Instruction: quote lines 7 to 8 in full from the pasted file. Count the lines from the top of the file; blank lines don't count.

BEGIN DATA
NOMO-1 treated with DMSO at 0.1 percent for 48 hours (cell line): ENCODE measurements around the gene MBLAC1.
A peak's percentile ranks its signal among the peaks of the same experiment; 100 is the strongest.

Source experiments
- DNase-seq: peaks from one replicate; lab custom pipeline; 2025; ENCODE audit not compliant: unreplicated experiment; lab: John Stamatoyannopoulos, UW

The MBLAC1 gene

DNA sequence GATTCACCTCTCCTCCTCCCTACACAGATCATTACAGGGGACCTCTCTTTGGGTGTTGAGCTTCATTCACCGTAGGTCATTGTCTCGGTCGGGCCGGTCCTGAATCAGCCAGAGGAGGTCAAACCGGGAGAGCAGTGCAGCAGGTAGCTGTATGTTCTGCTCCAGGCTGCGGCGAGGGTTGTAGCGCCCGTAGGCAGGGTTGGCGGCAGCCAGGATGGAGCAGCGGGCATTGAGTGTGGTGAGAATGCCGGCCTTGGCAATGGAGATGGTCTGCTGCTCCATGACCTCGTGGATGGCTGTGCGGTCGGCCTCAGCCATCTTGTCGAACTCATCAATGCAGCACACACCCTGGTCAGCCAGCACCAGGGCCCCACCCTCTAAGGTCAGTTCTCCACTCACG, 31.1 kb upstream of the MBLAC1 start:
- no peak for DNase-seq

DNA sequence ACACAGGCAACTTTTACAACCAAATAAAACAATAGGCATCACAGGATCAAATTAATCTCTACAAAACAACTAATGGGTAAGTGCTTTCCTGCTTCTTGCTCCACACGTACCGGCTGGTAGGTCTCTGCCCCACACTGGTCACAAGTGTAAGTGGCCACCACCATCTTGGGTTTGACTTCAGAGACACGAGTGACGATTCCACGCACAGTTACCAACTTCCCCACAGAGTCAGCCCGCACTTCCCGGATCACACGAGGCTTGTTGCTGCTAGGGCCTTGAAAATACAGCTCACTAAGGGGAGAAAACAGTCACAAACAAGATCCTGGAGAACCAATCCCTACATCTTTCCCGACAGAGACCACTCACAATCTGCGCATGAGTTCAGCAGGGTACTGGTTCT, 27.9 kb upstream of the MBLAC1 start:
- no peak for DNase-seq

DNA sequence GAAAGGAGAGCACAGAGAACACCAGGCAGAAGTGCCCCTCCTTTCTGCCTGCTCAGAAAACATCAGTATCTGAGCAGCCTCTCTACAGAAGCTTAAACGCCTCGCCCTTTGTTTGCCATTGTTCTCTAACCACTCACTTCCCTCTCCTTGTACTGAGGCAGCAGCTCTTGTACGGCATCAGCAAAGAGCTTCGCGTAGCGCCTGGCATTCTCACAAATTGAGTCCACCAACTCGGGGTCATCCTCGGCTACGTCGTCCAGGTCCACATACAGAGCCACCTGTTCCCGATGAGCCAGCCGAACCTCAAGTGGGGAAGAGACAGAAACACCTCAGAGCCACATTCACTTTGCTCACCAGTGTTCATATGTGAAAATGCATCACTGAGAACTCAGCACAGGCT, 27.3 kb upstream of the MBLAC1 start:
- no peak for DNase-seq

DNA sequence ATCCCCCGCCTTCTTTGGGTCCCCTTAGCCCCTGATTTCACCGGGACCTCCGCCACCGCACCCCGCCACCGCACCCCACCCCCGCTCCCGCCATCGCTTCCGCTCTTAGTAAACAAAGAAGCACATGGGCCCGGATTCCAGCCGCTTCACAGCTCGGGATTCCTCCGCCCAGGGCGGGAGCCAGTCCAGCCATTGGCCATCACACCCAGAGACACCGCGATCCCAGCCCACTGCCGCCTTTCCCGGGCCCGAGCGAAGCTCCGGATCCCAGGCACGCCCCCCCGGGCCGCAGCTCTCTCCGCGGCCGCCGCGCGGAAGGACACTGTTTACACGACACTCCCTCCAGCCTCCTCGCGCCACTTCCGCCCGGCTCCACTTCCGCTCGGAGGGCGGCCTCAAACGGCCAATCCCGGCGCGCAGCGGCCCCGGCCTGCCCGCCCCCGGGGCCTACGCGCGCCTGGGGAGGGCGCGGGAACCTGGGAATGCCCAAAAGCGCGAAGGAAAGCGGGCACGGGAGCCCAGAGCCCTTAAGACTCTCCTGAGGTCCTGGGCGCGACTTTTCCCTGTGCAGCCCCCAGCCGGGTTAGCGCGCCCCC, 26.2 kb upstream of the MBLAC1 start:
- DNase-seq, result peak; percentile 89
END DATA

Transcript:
- no peak for DNase-seq

DNA sequence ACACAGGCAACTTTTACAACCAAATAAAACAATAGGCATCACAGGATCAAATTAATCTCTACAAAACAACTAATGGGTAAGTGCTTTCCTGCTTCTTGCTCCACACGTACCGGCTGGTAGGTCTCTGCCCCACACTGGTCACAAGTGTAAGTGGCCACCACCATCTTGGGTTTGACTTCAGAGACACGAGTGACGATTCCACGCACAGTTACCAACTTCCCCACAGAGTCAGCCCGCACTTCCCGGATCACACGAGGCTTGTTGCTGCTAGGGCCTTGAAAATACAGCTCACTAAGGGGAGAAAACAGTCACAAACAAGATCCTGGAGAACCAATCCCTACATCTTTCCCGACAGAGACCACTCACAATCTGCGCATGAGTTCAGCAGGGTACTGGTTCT, 27.9 kb upstream of the MBLAC1 start: